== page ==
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The Man Who Loved Only Numbers: The Story of Paul Erdos and the Search for Mathematical Truth Hardcover – July 15, 1998
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Hoffman's book, like Sylvia Nasar's biography of John Nash, A Beautiful Mind, reveals a genius's life that transcended the merely quirky. But Erdös's brand of madness was joyful, unlike Nash's despairing schizophrenia. Erdös never tried to dilute his obsessive passion for numbers with ordinary emotional interactions, thus avoiding hurting the people around him, as Nash did. Oliver Sacks writes of Erdös: "A mathematical genius of the first order, Paul Erdös was totally obsessed with his subject--he thought and wrote mathematics for nineteen hours a day until the day he died. He traveled constantly, living out of a plastic bag, and had no interest in food, sex, companionship, art--all that is usually indispensable to a human life."
The Man Who Loved Only Numbers is easy to love, despite his strangeness. It's hard not to have affection for someone who referred to children as "epsilons," from the Greek letter used to represent small quantities in mathematics; a man whose epitaph for himself read, "Finally I am becoming stupider no more"; and whose only really necessary tool to do his work was a quiet and open mind. Hoffman, who followed and spoke with Erdös over the last 10 years of his life, introduces us to an undeniably odd, yet pure and joyful, man who loved numbers more than he loved God--whom he referred to as SF, for Supreme Fascist. He was often misunderstood, and he certainly annoyed people sometimes, but Paul Erdös is no doubt missed. --Therese Littleton
From Scientific American
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By the way, Hoffman does indeed go into Erdös's sex life in a completely tasteful and PG-13 sort of way. He was a man who dearly loved his mother and children but practiced a deep and abiding celibacy all his life. His friends made many jokes about his uneasiness with "bosses" (his pet name for women) and once made a bet with him that he could not go to a burlesque show. He did however, but took off his glasses so he couldn't see anything.
Erdös was a pure mathematician, a child prodigy who fell in love with numbers at an early age and never lost his love while wandering over the entire globe searching for collaborators. He was himself a caricature of the absent-minded professor, a man who asked others to tie his shoes for him, a man who could not drive, who worked nineteen hours at day at mathematics, often calling his friends up at four in the morning to share an insight. He paid no attention to his appearance, cared nothing for literature, the arts, sports, etc., only for his beloved math.Read more ›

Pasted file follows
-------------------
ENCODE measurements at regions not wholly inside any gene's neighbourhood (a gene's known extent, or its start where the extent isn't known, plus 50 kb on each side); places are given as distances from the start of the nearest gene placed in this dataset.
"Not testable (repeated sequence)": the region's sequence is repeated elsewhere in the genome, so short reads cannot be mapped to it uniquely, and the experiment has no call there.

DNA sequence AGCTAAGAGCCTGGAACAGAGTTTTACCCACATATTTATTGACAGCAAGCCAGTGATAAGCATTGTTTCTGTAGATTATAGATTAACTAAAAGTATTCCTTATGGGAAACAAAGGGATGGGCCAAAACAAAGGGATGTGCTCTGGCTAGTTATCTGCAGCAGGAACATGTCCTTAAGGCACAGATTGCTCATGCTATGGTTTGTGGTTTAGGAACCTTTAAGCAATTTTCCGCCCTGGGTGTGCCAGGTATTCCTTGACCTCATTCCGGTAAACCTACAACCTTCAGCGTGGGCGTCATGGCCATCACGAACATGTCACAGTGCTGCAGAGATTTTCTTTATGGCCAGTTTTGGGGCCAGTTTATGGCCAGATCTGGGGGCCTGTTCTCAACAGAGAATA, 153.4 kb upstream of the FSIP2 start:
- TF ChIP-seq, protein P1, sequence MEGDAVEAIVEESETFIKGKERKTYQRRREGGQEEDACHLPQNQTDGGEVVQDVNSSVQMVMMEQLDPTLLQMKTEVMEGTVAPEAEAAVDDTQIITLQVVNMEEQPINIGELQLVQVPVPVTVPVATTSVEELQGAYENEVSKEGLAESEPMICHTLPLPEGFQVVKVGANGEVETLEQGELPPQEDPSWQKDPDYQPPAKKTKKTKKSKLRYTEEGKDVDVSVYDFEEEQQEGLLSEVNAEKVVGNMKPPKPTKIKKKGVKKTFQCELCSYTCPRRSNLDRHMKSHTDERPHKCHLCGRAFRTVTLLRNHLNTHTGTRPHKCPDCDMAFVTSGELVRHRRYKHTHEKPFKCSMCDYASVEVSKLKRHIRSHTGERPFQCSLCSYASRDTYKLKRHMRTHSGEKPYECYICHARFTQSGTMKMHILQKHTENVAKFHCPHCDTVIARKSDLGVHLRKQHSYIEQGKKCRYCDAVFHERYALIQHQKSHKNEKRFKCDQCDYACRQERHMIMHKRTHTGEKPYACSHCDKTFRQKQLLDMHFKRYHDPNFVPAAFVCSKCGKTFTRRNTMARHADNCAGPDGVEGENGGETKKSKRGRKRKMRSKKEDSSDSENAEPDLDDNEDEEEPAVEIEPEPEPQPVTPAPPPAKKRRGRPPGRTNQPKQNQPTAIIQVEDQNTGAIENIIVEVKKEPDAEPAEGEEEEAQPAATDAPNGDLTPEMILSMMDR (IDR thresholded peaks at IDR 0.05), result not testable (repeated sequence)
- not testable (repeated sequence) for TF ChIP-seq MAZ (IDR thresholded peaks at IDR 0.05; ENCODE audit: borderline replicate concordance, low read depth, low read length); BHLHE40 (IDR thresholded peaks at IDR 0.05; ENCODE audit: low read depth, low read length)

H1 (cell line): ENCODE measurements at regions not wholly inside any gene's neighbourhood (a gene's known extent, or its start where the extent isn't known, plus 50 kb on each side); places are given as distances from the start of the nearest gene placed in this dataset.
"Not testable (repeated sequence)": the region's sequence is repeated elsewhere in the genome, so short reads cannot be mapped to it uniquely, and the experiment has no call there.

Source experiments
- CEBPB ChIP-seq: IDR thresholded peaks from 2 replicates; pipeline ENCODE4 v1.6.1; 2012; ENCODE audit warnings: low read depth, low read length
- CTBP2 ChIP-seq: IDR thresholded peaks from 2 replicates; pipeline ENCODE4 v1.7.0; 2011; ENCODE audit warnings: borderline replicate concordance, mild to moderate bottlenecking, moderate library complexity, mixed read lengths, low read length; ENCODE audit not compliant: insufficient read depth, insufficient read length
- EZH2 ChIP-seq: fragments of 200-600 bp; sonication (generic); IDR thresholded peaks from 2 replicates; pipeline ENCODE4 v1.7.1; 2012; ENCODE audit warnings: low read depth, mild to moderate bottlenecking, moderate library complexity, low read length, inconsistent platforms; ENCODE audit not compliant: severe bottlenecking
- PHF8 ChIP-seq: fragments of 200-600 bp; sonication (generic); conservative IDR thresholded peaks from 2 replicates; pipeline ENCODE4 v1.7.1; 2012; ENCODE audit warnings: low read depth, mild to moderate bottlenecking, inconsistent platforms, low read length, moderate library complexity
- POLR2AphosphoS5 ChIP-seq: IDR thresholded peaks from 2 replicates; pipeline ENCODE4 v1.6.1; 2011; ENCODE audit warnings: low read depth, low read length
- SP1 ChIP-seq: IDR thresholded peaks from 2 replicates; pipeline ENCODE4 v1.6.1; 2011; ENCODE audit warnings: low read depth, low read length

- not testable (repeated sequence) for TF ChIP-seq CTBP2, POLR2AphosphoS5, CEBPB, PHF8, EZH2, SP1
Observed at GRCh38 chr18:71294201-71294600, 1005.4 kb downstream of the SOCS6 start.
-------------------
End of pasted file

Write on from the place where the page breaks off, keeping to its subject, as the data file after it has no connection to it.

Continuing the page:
There are errors of fact. For example, a fainting episode described on pages 244 and 245 as having happened in Boca Raton actually happened in Baton Rouge and was later repeated in Kalamazoo. We learn in this book that Kurt Gödel was an Austrian. This will come as sad news to Czechs and Moravians.
There are less objective examples. For instance Erdös is credited with developing the probabilistic method. While Erdös certainly championed the method and demonstrated its power, it is overreaching to give him all the credit. I would not want to guess as to who first used it, although some attribute it to William Feller. Certainly Tibor Szele used the method in a paper published in 1943. The paper was reviewed by Erdös in Mathematical Reviews. He did not use it until his paper on Ramsey Theory in 1947.
But these sorts of problems are mostly minor and have been perhaps corrected in subsequent printings. There is a deeper problem with the structure of the book. Much of the book is based on the author's 1987 article which appeared in The Atlantic Monthly. Discover Magazine also published some of the book. As magazine articles, I thought they worked very well.Read more ›
The book is a collection of anecdotes related to Erdos. I say "anecdotes" because the book does not follow the usual birth-till-death timeline approach for biographies. Each chapter roughly corresponds to a story surrounding important collaborators of Erdos for a certain type of mathematical problem, not necessarily ordered chronologically.Read more ›
Most Recent Customer Reviews
Great story. I love this man who loved only numbers. Anybody into math needs to know about him and the enormous service he did to mathematics in the 20th century.Published 2 months ago by Sarah Danielle Taraz
I bought this book for my daughter - a math major. I decided to read it so I would understand her passion for mathematics. Read morePublished 3 months ago by M Live
Paul Hoffman gave us a fantastic gift with this amazing book about Paul Erdos. The text moves gracefully, mixing delicious mathematical morsels with facts about this unique and... Read morePublished 4 months ago by F. G. Nobrega
I picked up this book because of its really cool cover, and learned that sometimes you can tell a book by its cover. Read morePublished 9 months ago by A Southern Reader
I originally bought this for a class but it is actually such a wonderful book. It made me really appreciate math so much more and I think everyone should read this.Published 10 months ago by Mindy Vega
A great book about a fascinating man. Hoffman seemlessly weaves number theoretic concepts into the story of Erdos's remarkable life. Read morePublished 11 months ago by Elizabeth
this was a wedding gift for my husband, I had it signed by someone who worked closely and in charge of anything erdos and my husband loved it so much, he started only reading a few... Read morePublished 12 months ago by Janelle Green
Although the book does a good job of explaining basic mathematical concepts, this isn't a book about mathematics, it is a book about mathematicians, how they collaborate, and who... Read morePublished 14 months ago by Matthew B.